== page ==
Friday, October 15, 2010

Astrophoto Friday - Neptune with Adaptive Optics

It is Astrophoto Friday! For your enjoyment this time is the planet Neptune.

This image of Neptune was taken on 11 August 2006 with the Palomar Observatory's 200-inch Hale Telescope and its adaptive optics system. The adaptive optics system removes the blurring effects of Earth's atmosphere to produce very high resolution images.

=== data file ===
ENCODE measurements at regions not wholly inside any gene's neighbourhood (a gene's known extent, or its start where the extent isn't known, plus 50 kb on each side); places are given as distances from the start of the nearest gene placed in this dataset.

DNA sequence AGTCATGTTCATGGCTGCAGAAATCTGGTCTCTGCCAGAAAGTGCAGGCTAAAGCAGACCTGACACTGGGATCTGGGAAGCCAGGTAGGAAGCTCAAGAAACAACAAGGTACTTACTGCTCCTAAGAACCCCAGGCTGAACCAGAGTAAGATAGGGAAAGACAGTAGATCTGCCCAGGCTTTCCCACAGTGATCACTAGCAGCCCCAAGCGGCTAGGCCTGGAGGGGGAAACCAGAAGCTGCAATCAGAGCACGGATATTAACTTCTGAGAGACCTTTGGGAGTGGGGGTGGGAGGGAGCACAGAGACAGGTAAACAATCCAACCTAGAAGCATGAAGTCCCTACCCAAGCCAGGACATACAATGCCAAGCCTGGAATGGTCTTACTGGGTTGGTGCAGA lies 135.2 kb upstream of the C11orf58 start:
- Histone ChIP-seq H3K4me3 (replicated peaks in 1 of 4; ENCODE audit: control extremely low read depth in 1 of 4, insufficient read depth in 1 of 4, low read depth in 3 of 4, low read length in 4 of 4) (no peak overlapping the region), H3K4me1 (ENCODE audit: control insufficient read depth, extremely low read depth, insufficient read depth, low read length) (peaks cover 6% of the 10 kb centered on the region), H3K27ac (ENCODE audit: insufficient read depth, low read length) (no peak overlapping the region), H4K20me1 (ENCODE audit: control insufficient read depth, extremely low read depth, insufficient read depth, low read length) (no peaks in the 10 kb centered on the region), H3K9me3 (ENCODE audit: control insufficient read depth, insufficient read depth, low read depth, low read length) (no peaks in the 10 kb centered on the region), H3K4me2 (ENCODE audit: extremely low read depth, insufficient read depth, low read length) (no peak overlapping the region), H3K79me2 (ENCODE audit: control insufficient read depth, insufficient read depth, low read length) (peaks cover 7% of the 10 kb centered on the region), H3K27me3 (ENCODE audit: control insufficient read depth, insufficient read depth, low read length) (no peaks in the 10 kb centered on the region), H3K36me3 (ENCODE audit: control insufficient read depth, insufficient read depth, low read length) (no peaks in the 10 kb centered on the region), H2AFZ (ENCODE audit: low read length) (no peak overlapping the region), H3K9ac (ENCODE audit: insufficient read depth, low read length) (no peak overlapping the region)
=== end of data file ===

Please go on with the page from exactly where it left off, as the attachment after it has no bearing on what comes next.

Don Banfield of Cornell University collected and processed the data to produce this false color image. The image was recorded in three near-infrared wavelengths: "J" centered at 1.250 microns, "H" at 1.635 microns, and "Ks" at 2.150. The images were combined as red, green, and blue to create this false-color image. A wide assortment of clouds can be seen at Neptune's atmosphere. The multi-colored object passing above Neptune is one of its moons which moved during the exposures.


jg said...

This is soooo cool. Do you know which moon is in the picture?

Anonymous said...

It is beautiful.